Do you believe that there should be a legislative requirement for detailed inventories that provide scientific information? This does not seem to be the case up to now. According to the commissioner, there is no inventory of species at risk that would allow for the development of science-based action plans.
    Do you feel that your recommendations should be considered in establishing the inventory?



    I should say initially that I have not read that section of the commissioner's report, but I take from your remarks that they're commenting on what they perceive to be a lack of an inventory, in essence. Is that correct?
    Mr. Bernard Bigras: [Inaudible--Editor]
    Prof. Jeffrey Hutchings: So the degree to which COSEWIC.... COSEWIC has very limited opportunities to contribute to such an inventory. We certainly use existing inventories as a basis for deciding which species to undertake new status assessments on, but in fact we have a fairly limited capacity to undertake new assessments.
    Right now, we have a capacity to assess the status of about 60 or 70 species a year, but at present most of those are species reassessments or reviews of the classifications of species we have already assessed. At present, we examine the status of new species for about 15 species per year. So we have a limited capacity even if we did have a full inventory.
    Do I think as a scientist and a biologist that it would be a good idea? I think it absolutely would be a good idea.


    If I am not mistaken, 203 species were put on the list in 2002. In 2007, there were 389. In the report by the Commissioner of the Environment and Sustainable Development, we find out that the current Species at Risk Act is not being observed, especially with regard to recovery strategies for at least 228 species.
    In fact, the commissioner finds that:
    Under the Act, as of June 2007, completed recovery strategies were required for 228 species at risk. None of the three organizations met this requirement.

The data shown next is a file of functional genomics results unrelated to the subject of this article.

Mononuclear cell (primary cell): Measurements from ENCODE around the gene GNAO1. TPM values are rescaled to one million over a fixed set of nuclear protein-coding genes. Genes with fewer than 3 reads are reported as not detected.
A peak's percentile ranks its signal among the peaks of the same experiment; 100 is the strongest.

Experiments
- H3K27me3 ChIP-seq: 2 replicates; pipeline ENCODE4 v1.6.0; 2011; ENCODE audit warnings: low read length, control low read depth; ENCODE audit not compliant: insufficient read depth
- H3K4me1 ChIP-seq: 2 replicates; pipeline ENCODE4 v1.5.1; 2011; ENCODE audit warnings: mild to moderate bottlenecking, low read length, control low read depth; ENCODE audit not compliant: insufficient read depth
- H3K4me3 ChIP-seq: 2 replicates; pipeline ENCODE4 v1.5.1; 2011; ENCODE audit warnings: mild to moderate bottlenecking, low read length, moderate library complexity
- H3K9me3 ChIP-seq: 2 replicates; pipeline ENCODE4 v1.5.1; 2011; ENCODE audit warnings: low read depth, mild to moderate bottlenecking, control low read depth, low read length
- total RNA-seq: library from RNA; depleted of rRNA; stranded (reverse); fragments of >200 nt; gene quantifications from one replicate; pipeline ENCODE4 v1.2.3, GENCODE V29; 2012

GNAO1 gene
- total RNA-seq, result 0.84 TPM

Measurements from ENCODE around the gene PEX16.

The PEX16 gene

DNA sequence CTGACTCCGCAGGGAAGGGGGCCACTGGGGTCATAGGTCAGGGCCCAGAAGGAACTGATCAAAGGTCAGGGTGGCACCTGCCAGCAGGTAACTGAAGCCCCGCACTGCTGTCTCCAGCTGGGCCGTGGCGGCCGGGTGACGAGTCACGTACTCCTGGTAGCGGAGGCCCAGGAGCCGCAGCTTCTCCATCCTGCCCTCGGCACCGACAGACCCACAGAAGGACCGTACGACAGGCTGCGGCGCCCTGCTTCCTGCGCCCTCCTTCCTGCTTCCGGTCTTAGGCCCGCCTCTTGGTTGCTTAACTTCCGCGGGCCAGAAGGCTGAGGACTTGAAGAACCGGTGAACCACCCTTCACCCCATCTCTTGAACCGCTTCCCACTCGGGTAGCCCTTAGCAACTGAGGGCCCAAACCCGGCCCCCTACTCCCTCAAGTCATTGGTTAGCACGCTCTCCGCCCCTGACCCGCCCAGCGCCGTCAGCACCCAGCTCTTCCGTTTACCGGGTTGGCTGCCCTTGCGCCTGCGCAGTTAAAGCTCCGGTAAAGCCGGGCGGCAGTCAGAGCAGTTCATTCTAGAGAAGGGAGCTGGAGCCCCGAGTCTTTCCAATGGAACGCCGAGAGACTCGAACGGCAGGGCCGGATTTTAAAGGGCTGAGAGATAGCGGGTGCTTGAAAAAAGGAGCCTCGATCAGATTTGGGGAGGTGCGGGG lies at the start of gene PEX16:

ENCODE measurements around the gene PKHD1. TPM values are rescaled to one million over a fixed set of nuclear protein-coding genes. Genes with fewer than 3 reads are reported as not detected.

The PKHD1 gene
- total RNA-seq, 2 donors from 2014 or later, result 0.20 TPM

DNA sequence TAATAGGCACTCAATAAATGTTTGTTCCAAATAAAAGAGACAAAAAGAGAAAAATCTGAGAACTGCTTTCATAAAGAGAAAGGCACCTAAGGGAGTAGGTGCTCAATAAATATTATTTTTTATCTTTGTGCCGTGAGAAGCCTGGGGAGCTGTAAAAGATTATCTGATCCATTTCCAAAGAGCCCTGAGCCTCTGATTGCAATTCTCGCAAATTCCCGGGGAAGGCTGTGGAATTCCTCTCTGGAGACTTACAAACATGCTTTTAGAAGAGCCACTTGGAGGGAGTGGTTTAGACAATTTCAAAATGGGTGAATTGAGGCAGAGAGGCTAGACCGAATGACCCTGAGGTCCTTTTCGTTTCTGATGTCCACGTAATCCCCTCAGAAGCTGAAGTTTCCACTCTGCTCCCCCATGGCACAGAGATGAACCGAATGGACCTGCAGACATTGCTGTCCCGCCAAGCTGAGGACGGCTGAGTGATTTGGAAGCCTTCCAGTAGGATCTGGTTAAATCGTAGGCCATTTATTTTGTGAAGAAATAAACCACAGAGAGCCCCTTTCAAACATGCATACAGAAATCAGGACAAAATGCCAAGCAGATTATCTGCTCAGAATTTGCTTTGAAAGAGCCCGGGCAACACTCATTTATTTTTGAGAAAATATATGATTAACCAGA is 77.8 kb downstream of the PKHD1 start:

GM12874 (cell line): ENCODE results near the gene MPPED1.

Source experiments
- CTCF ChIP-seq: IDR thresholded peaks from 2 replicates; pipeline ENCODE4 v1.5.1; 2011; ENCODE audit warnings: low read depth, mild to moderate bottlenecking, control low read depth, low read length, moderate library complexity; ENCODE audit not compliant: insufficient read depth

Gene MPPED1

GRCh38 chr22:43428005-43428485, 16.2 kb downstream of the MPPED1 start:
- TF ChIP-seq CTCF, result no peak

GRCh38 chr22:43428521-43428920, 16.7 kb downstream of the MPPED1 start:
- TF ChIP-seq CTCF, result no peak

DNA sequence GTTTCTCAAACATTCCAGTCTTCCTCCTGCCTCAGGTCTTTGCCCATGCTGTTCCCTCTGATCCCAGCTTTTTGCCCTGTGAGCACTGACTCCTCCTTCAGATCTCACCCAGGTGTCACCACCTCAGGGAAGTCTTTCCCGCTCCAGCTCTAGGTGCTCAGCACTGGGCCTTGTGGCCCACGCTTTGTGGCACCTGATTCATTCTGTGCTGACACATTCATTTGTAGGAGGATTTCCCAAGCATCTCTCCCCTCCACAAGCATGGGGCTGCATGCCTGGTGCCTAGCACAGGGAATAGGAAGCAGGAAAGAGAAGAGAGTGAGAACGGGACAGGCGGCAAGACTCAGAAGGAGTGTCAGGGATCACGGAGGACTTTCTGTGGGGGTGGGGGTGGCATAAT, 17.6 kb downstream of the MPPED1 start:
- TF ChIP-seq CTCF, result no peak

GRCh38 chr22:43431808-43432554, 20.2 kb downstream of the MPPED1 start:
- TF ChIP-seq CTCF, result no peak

The three organizations are Parks Canada, Fisheries and Oceans Canada and Environment Canada. The commissioner further finds that:
    In total, recovery strategies for 55 species were completed at that date. Parks Canada produced strategies for 54 percent of the species it is responsible for..., Fisheries and Oceans Canada produced strategies for 32 percent..., and Environment Canada for 12 percent...
    With the government not providing recovery strategies for these species, what is the impact of the lack of a recovery program in your work? You, of course, have to assess species when they are on the list. What is the impact of the lack of a recovery program on your work as a scientist, given that the three organizations are not meeting their requirements under the act?


     Basically this comes down to a variety of factors that have prolonged the process and the establishment of recovery strategies, listing decisions, and so on. The longer that timeframe is, the more likely a species will be sent back to COSEWIC for further information or reconsideration, which will prolong things even further.
    The degree to which the timeliness of a recovery strategy influences COSEWIC's assessments is a bit difficult to evaluate. The act at present stipulates that COSEWIC must review its classification of each species at least every 10 years, or earlier if it has reason to believe the status of a species has changed significantly. So our timetable for reassessing or reviewing these classifications will not depend on the timeliness of the implementation of recovery strategies, but it might affect status. All else being equal, the sooner recovery strategies are put in place, the more likely and the sooner the status of a species will improve.